By Sumir Kaul Bengaluru/New Delhi :
The probe uncovers the scam that Pakistan-based Intelligence operatives exploited such illegal exchanges to route their calls to connect with Indian citizens and obtain information of military installations.
A CALL from a Pakistani spy agency to an Army installation in eastern India has led to the unravelling of an illegal telephone exchange in Bengaluru, raising questions whether similar systems were operational in other parts of the country, officials said on Thursday. The entire racket was busted by the Military Intelligence wing of the Army’s Southern Command which had intercepted the call received at the Army installation in eastern India a few weeks back. During the call, a spy from Pakistan was asking about general details while posing as a senior officer. On further investigation, the Intelligence sleuths found that some other offices located in various formations such as the Movement Control Office (MCO) as well as the Principal Comptroller of Defence Account (PCDA) were also receiving such calls seeking details from them.
A deeper probe led to uncovering of the scam in which Pakistan-based Intelligence operatives exploited such illegal exchanges to route their calls to connect with Indian citizens and obtain information of military installations. The officials said Pakistani intelligence operatives have adopted the modus operandi of investing in illegal call exchanges that switch Voice over Internet Protocol (VoIP) calls to normal Indian mobile calls. To execute this illegal operation, SIM boxes are used which run a parallel illegal telephone exchange. Karnataka Police, and Military Intelligence (Southern Command), have together busted an illegal network, comprising six telephone exchanges, that were converting international calls to local calls, and also ferreting out information from Indian Army exchanges, and personnel. Two persons, hailing from Tamil Nadu and Kerala, have been arrested in the city on June 7, a statement issued by the police said. They have been identified as Ibrahim Pulatti of Malappuram, Kerala, and V. Gautam of Tiruppur, Tamil Nadu, residing in BTM Layout of the city.
The duo had established a network of six illegal telephone exchanges in BTM Layout. Using 30 electronic devices fitted with 32 sim cards each for their operations, the illegal telephone exchanges converted international calls into local calls. Indian Army officials went into alert mode when their Siliguri helpline began receiving several suspicious calls seeking information on troop movements in April. The Army located the calls to Bengaluru, and contacted the city police. A joint raid conducted by the Anti-Terrorist Cell (ATC) on June 7, led to the arrest of the two persons, while a Hawala operator has been arrested from Bhatkal in coastal Karnataka. Bengaluru city Police Commissioner, Kamal Pant said that the arrested persons are being charged with defrauding the Telecom Regulatory Authority of India and the exchequer, by illegally creating a telephone exchange. Meanwhile, an Army Intelligence and law enforcement press note, said that the arrested men are also accused of “disrupting the country’s security”. The officials explained that a Subscriber Identity Module (SIM) box, also known as a SIM bank, is a hardware-based device used in the telecom sector for termination of direct Global System for Mobile Communications (GSM) communication. An operator uses a technology called ‘migration’ of the SIM cards, wherein the registration of the SIM cards jumps on different GSM modules with a specific frequency, leading to multiple GSM gateways located throughout a city or a town, and the system creates an illusion of a real user’s movement by showing the call being conducted from different gateways.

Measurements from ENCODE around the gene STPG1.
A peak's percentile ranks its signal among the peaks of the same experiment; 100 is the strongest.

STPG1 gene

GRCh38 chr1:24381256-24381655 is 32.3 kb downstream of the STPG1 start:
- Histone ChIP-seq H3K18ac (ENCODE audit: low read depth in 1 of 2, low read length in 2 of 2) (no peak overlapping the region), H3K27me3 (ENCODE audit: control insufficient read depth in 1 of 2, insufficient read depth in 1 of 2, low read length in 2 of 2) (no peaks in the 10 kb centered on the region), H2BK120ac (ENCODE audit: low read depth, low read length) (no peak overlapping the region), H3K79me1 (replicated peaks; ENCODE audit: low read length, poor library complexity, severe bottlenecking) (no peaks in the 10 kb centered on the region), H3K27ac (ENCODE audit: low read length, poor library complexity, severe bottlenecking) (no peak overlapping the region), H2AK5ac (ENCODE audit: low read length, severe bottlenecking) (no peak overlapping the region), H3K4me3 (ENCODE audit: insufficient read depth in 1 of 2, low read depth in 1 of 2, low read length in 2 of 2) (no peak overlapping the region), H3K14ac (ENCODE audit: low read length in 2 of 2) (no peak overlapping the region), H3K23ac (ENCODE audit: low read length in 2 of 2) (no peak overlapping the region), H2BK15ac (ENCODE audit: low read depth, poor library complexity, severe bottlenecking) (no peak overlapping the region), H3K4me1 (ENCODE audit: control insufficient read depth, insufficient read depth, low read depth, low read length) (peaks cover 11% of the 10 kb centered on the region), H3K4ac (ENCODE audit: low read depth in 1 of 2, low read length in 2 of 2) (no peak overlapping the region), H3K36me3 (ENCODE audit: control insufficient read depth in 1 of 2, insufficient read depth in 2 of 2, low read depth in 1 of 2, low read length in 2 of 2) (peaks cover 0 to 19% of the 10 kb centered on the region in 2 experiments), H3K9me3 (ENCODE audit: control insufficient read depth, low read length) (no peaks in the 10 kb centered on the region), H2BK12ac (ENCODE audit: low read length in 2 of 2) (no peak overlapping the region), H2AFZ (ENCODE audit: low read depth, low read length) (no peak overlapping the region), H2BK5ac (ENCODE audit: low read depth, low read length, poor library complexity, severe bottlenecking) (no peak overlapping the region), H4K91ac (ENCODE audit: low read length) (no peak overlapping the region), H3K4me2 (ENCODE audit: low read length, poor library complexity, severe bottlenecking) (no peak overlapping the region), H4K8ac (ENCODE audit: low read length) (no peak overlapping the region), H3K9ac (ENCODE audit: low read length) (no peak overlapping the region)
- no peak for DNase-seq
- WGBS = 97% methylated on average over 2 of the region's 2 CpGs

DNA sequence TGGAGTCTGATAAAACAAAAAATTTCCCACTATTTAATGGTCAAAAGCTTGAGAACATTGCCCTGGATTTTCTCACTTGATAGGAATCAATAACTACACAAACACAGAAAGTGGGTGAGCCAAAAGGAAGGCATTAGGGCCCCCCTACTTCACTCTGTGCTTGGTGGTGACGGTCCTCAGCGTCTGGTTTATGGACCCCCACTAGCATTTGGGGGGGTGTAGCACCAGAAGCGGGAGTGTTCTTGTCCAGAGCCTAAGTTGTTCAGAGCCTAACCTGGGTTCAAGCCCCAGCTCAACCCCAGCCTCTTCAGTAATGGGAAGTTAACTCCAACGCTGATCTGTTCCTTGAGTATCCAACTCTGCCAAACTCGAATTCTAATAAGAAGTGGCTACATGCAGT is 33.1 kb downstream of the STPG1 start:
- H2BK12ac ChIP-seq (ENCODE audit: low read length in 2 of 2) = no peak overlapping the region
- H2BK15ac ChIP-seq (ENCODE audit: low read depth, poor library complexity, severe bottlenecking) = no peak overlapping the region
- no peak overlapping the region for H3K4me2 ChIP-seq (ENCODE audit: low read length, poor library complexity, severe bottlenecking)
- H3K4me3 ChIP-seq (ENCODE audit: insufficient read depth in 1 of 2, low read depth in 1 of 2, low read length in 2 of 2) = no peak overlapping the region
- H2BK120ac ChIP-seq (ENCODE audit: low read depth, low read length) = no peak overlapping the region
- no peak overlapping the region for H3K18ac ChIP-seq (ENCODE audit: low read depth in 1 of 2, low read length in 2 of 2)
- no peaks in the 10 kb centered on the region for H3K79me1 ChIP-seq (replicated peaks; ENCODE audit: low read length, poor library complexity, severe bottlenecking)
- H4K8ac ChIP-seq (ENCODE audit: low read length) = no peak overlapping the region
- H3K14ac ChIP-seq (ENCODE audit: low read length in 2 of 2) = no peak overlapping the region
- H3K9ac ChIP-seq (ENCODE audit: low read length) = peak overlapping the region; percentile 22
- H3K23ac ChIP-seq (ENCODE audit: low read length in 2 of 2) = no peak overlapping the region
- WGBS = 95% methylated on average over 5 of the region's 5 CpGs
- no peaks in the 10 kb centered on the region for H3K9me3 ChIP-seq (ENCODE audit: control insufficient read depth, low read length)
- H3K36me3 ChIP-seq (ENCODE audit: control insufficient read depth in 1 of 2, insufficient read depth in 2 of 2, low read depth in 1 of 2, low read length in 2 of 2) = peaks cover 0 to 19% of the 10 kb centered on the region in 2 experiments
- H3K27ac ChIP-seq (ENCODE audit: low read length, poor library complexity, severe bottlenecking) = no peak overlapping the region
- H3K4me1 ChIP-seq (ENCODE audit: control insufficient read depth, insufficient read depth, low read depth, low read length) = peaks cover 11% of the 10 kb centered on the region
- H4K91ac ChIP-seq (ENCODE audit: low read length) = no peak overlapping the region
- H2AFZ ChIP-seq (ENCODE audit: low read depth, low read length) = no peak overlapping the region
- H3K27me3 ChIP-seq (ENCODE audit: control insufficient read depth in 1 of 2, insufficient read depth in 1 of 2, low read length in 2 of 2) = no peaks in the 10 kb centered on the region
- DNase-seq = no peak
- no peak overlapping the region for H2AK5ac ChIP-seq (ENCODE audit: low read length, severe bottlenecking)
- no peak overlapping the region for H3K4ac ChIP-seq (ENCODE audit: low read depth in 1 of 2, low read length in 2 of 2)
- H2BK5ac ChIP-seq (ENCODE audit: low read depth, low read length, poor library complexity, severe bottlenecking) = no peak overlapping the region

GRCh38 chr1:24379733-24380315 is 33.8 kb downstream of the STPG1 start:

This helps in prevention of a SIM card from being blocked by service providers or detected by Government agencies. Operation of these illegal exchanges not only incurs losses to the cellular networks but also to the Government as it is an un-registered operation, and the money generated is un-accounted and non-taxable which can further be utilised to support anti-national activities without leaving any money trail. The officials said the “adversary nation” has been found using these illegal SIM boxes often to obtain sensitive information and maintain contact with their agents who have penetrated into the country.
The racket came to light after the anti-terror cell of the Bengaluru Police, with the help of Military Intelligence of the Southern Command, arrested two men who ran an illegal phone exchange, converting international calls to local ones, causing a huge revenue loss and posing a threat to national security. Thirty-two SIM box devices, which can use 960 SIM cards at a time, were seized from them, they said. Ibrahim Mullatti Bin Mohammed Kutty, hailing from Malappuram in Kerala, and Gautham B Vishwanathan from Tirupur in Tamil Nadu had placed the 32 devices at six areas of the city to carry out their illegal activities. After termination of a VoIP call, the same call is further generated to the destination phone with the number appearing as that of an Indian number. The Indian Army has issued many advisories and drafted SOPs to prevent leaks through such means. However, a lot of civilian staff still fall prey to the con.